Google’s Waymo is phasing out its self-driving car called Firefly, officials said in a post on Medium on Monday. YooJung Ahn and Jaime Waydo, officials from the Alphabet-owned firm, said the two-seater with no pedals or steering wheel was developed as a “platform to experiment and learn, and not for mass production”.
The statement said the company would focus on developing self-driving technology for a fleet of 600 Chrysler Pacifica minivans that can drive at full speed, unlike the Firefly, which was restricted to 25 miles per hour. “On October 20, 2015, we completed the world’s first truly self-driving trip when Steve Mahan cruised through an Austin neighborhood in a Firefly with no controls or human backup – a feat that was only possible because of the capabilities and redundant systems we developed in this prototype,” Ahn and Waydo, Waymo’s Lead Industrial Designer and Lead Systems Engineer said in the post.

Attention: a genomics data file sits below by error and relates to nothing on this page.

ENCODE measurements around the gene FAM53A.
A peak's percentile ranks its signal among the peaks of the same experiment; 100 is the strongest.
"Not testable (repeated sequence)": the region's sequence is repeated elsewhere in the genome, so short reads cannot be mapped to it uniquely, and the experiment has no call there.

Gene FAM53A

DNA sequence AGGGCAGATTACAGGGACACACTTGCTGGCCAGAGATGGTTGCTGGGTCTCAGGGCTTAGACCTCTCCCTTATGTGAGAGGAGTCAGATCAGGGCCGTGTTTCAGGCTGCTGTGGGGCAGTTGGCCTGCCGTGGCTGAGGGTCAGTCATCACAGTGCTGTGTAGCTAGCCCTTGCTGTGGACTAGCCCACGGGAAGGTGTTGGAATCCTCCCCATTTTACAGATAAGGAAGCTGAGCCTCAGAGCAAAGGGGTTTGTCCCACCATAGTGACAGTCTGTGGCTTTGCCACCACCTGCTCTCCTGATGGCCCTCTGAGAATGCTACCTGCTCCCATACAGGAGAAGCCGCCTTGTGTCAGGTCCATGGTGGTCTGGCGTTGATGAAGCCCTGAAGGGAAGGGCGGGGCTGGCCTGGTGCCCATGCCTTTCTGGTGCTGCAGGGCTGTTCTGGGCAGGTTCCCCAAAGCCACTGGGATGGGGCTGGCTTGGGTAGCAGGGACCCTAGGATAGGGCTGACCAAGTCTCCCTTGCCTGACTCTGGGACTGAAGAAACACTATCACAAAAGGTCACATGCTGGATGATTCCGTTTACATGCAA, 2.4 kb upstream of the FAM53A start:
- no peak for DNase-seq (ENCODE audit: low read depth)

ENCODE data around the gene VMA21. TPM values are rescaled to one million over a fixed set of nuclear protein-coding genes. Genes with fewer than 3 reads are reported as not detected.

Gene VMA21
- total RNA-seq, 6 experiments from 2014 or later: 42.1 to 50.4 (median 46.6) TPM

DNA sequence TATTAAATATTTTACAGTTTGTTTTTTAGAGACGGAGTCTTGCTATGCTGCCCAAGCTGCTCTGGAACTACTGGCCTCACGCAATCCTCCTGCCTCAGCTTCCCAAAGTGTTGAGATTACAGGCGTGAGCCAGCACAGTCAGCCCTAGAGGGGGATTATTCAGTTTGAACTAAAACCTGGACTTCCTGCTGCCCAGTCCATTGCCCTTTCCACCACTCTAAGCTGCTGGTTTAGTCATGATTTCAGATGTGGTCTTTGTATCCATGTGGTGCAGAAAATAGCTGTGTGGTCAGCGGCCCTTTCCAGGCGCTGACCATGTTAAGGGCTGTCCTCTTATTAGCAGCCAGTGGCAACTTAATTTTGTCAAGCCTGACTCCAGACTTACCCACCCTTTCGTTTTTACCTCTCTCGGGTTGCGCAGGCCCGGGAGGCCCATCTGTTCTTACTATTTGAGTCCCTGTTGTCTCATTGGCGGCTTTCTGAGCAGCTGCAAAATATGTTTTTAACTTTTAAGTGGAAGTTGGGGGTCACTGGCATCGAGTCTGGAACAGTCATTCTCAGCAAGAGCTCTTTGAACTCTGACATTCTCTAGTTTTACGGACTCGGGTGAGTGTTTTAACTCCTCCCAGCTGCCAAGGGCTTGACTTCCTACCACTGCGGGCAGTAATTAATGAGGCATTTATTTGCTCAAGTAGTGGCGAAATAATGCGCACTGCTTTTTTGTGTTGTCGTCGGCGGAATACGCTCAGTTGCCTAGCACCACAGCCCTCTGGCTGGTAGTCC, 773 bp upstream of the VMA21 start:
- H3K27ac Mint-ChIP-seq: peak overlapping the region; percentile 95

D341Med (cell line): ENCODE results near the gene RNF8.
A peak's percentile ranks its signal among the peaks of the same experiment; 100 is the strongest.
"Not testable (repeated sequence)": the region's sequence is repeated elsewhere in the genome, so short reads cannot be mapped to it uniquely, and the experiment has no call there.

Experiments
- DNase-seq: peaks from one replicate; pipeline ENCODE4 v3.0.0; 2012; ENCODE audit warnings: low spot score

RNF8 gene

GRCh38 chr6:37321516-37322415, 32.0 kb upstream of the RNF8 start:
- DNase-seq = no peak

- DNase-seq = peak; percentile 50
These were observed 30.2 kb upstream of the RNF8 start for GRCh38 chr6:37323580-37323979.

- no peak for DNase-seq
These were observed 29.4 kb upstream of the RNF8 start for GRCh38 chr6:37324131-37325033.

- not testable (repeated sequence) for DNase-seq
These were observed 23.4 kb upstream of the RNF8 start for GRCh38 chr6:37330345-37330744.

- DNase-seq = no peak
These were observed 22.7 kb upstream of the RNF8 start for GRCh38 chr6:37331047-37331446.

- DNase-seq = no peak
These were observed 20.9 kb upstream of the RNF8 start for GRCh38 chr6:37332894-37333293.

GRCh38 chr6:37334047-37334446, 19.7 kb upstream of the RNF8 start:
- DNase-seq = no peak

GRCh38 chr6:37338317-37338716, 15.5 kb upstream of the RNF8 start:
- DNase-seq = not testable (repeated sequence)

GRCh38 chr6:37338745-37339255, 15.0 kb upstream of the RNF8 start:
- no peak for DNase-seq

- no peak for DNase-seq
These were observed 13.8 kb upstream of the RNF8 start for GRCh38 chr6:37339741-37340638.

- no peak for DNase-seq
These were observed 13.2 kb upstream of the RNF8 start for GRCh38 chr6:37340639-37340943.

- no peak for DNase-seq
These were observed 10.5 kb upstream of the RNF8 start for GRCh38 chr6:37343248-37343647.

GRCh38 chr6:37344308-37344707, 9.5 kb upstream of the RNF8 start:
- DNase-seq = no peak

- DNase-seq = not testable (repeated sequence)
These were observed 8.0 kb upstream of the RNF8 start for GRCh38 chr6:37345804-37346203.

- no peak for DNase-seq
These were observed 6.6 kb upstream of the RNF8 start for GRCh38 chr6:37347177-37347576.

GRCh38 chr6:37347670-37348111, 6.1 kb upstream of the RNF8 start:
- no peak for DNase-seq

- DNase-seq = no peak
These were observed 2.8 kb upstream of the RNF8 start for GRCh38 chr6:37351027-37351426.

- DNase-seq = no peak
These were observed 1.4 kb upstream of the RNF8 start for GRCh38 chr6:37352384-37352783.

The retired cars will be on display in Austin and Mountain View in the United States, as well as at the Design Museum in London. “Firefly has taken us on an incredible journey over the last three years, and we are looking forward to sharing this bit of self-driving history with the world,” the post said.
In February, Google had filed a lawsuit against ride-hailing firm Uber for allegedly stealing trade secrets and technology related to its self-driving car. The lawsuit alleged that Otto’s co-founder Anthony Levandowski had downloaded “14,000 highly confidential and proprietary design files” when he was working with Google.
“We believe these actions were part of a concerted plan to steal Waymo’s trade secrets and intellectual property,” BBC had quoted officials of Waymo as saying. Uber fired Levandowski following Google’s allegations.